David C. Strouss on Mar 26, 2013 10:34:00 AM
Overruling a fracking company’s request to keep the details private, a Pennsylvania judge has unsealed records related to a $750,000 settlement of a suit alleged water contamination near Marcellus shale fracking in southwestern Pennsylvania. Homeowners Chris and Stephanie Hallowich claimed that nearby fracking operations poisoned their water with acrilonitrile, a cancer-causing chemical used in fracking. A concentration of 30 times the safe level of acrilonitrile was found in the Hallowich’s drinking water. Animal studies link acrilonitrile to brain and stomach cancer. The unsealed settlement records show that Range Resources Corp, a Texas-based fracking company, paid the Hallowich family $750,000 to settle their allegations. As is normal for such settlements, Range Resources refused to admit any wrongdoing and still insists that fracking is safe. The Hallowich family, who also experienced burning eyes, sore throats, and other symptoms, agreed to an arbitration process if their minor children have future personal injuries from the chemical exposure. They have moved since the settlement was entered in July of 2011.
The Hallowich’s settlement is just one of a growing number of disputes between fracking companies and families who live near active fracking sites. Typically, fracking companies insist on confidentiality in any settlement. The Hallowiches’ settlement had a confidentiality clause that was approved by the judge who supervised the original suit. The Pittsburgh Post-Gazette and the Washington Observer-Reporter sued to unseal the settlement, and the order of Washington County President Judge Debbie O’Dell Seneca was required to make the settlement public. Despite maintaining that fracking is safe, fracking companies are entering confidential agreements to buy homeowners fresh, clean water, buy their homes, or, like the Hallowiches, pay a settlement that allows them to move.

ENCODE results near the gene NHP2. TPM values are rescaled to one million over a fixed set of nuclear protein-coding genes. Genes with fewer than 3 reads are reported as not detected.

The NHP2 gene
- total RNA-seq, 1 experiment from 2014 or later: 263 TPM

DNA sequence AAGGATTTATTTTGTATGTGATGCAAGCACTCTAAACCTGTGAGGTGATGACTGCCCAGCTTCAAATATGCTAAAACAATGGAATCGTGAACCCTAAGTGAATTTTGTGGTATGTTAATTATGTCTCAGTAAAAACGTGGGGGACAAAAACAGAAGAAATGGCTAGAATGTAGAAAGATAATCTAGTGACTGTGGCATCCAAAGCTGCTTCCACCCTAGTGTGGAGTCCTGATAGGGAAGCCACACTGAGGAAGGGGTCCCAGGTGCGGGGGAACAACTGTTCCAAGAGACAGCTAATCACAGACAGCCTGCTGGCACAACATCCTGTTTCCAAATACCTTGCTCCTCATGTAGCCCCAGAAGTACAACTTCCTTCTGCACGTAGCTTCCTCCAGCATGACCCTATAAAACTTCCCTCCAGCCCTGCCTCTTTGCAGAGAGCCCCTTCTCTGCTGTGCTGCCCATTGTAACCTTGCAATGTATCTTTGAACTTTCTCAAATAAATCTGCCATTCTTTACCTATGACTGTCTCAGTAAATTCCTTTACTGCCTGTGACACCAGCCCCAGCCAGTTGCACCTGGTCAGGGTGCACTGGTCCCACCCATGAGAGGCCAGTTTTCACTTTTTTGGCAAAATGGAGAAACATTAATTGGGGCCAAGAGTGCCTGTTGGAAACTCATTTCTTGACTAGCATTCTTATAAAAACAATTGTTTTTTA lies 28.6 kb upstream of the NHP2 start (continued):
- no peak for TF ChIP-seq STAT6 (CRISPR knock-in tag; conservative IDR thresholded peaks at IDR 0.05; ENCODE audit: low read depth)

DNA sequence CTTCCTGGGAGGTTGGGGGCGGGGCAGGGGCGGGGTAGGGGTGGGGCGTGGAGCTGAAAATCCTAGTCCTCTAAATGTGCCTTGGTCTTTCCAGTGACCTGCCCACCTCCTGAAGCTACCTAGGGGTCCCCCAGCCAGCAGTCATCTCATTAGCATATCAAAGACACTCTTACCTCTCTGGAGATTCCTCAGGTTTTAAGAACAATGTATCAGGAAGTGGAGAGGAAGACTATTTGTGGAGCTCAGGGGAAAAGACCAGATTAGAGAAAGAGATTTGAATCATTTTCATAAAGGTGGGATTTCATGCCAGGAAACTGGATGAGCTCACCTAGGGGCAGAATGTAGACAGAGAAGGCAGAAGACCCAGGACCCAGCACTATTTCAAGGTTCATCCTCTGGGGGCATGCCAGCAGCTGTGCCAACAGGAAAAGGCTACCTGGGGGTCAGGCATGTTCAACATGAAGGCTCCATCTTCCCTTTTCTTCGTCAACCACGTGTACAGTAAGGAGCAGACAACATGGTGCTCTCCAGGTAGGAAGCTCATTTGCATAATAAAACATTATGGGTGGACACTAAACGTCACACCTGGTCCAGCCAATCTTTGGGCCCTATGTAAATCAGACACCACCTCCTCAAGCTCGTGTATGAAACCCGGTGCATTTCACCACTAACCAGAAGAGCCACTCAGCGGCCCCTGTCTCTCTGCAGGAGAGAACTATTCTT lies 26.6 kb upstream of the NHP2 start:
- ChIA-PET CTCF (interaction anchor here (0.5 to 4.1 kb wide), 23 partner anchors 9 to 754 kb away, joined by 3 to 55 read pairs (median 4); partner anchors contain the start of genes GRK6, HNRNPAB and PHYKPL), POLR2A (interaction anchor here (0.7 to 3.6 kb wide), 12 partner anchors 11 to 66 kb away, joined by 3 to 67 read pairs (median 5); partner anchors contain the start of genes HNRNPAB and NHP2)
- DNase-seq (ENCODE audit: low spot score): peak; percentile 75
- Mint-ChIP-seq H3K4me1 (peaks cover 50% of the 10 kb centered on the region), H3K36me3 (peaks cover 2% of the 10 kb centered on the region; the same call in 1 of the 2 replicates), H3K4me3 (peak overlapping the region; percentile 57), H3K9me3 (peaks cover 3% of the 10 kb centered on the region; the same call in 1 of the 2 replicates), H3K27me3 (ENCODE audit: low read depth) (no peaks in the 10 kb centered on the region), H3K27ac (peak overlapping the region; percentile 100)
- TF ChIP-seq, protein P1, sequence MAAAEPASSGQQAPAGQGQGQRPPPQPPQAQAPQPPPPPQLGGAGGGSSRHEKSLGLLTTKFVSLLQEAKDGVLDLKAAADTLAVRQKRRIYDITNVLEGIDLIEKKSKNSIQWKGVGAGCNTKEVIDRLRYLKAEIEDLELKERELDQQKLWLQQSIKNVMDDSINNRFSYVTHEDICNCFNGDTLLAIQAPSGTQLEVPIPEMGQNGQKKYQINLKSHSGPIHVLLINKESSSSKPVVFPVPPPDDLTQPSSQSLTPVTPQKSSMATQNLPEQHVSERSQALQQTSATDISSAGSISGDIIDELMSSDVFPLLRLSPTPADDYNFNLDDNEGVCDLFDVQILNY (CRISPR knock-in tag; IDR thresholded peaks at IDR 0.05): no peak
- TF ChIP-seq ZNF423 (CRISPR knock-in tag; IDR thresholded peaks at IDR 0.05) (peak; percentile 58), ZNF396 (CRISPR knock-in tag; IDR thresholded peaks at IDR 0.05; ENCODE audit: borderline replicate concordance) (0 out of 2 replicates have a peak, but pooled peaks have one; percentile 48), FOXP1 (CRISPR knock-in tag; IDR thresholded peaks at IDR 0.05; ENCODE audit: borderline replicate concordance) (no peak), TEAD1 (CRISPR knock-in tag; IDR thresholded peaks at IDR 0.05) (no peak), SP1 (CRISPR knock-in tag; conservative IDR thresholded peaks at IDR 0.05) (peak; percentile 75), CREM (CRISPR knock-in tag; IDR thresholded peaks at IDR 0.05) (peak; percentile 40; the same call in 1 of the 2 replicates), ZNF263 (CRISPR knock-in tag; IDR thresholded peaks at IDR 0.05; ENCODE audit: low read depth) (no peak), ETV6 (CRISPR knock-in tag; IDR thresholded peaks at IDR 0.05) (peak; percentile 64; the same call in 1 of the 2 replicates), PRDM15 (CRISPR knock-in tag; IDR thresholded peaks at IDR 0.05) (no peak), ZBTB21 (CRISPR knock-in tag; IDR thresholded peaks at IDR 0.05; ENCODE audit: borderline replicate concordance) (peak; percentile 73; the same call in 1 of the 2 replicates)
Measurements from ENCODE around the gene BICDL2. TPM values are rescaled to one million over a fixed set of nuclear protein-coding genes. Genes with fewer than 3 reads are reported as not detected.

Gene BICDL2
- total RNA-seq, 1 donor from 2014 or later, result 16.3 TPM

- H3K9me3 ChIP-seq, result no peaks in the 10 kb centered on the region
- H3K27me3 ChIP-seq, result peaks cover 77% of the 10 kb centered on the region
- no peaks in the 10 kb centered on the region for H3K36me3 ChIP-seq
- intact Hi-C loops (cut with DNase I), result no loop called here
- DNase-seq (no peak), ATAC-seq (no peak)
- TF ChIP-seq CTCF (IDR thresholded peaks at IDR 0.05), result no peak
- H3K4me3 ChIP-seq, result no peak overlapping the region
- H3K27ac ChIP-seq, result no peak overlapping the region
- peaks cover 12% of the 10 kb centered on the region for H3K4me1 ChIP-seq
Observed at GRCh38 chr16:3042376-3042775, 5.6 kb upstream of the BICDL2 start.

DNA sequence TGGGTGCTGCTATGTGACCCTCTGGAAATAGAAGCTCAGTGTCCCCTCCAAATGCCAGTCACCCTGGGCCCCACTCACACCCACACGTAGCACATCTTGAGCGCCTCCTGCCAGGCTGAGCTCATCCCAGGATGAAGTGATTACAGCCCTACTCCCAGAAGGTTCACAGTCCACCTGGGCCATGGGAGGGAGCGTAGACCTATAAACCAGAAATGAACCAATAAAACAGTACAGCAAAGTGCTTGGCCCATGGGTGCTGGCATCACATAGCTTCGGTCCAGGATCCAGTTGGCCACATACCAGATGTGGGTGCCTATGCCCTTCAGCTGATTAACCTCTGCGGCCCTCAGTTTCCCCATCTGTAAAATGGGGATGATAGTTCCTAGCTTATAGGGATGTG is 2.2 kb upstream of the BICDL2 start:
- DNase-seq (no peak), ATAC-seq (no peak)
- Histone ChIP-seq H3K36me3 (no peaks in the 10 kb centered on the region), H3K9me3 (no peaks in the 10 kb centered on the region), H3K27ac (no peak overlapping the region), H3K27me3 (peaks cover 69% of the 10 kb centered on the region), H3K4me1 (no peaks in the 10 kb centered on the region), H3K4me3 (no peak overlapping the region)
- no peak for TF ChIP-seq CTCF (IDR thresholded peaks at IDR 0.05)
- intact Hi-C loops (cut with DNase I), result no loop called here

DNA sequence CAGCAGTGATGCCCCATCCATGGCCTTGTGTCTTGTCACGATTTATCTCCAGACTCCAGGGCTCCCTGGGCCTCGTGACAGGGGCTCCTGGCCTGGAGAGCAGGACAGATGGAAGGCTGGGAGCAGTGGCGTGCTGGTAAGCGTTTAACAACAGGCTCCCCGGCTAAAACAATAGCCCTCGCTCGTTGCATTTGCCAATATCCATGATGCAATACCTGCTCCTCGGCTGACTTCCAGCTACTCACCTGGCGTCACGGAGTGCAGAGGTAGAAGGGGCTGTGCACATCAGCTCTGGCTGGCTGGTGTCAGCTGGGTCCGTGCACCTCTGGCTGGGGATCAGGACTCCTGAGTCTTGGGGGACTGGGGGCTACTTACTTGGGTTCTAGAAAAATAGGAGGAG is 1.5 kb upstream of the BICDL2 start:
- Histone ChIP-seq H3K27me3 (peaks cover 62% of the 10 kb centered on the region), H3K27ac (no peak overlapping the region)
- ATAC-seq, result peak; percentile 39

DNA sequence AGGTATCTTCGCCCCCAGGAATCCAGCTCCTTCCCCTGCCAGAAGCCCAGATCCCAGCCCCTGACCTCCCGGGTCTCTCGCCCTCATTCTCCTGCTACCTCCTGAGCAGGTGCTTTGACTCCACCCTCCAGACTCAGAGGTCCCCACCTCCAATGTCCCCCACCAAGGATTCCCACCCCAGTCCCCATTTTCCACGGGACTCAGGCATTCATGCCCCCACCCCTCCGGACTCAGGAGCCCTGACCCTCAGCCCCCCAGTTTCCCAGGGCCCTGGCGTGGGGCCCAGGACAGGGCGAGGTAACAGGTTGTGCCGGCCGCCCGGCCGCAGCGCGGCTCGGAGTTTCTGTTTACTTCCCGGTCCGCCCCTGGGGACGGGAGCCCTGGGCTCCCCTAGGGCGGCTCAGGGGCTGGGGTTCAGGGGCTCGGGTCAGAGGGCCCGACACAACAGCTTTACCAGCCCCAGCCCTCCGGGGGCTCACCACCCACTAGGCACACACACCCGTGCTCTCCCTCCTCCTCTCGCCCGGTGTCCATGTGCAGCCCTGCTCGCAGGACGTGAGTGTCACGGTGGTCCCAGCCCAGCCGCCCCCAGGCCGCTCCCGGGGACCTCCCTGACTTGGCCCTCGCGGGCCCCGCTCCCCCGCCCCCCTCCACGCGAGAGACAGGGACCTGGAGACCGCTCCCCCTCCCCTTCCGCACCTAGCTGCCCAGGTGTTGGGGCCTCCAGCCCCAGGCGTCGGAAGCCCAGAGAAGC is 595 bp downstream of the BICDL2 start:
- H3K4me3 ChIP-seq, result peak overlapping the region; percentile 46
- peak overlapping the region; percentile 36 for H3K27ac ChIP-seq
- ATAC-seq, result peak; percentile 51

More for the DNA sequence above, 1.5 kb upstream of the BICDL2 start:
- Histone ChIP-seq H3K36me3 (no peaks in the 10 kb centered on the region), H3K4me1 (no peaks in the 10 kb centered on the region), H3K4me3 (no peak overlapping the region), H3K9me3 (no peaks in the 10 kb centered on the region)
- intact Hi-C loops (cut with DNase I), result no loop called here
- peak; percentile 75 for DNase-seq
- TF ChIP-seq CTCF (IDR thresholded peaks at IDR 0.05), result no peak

The Hallowiches alleged that a nearby fracking wastewater pit contaminated their water supply with fracking chemicals and caused their physical symptoms. These wastewater pits are a byproduct of the fracking process. It is estimated that 30 to 90% of chemical fracking fluids are pumped back to the surface. Unfortunately, the most common method to dispose of fracking fluid is to inject it back into underground wells. Worse yet, similar to what happened with the Hallowich family, these chemicals are sometimes stored above ground in shallow impoundments or pools lined with only a plastic liner to prevent leaks. Poor disposal methods mean chemicals have further potential to endanger the water, soil, and air where fracking occurs.
In addition to using cancer-causing chemicals, many fracking fluids are capable of causing serious birth defects. If you or a loved one has questions about birth defects related to chemical exposures, including fracking, call David Strouss at 888-491-9726 for a free consultation. We will be happy to answer your questions and explore your legal options.
For more information on fracking and to locate a well near you, see the chemical disclosure registry, FracFocus.org: www.fracfocus.org
For a general overview of the fracking process see this explanation at National Geographic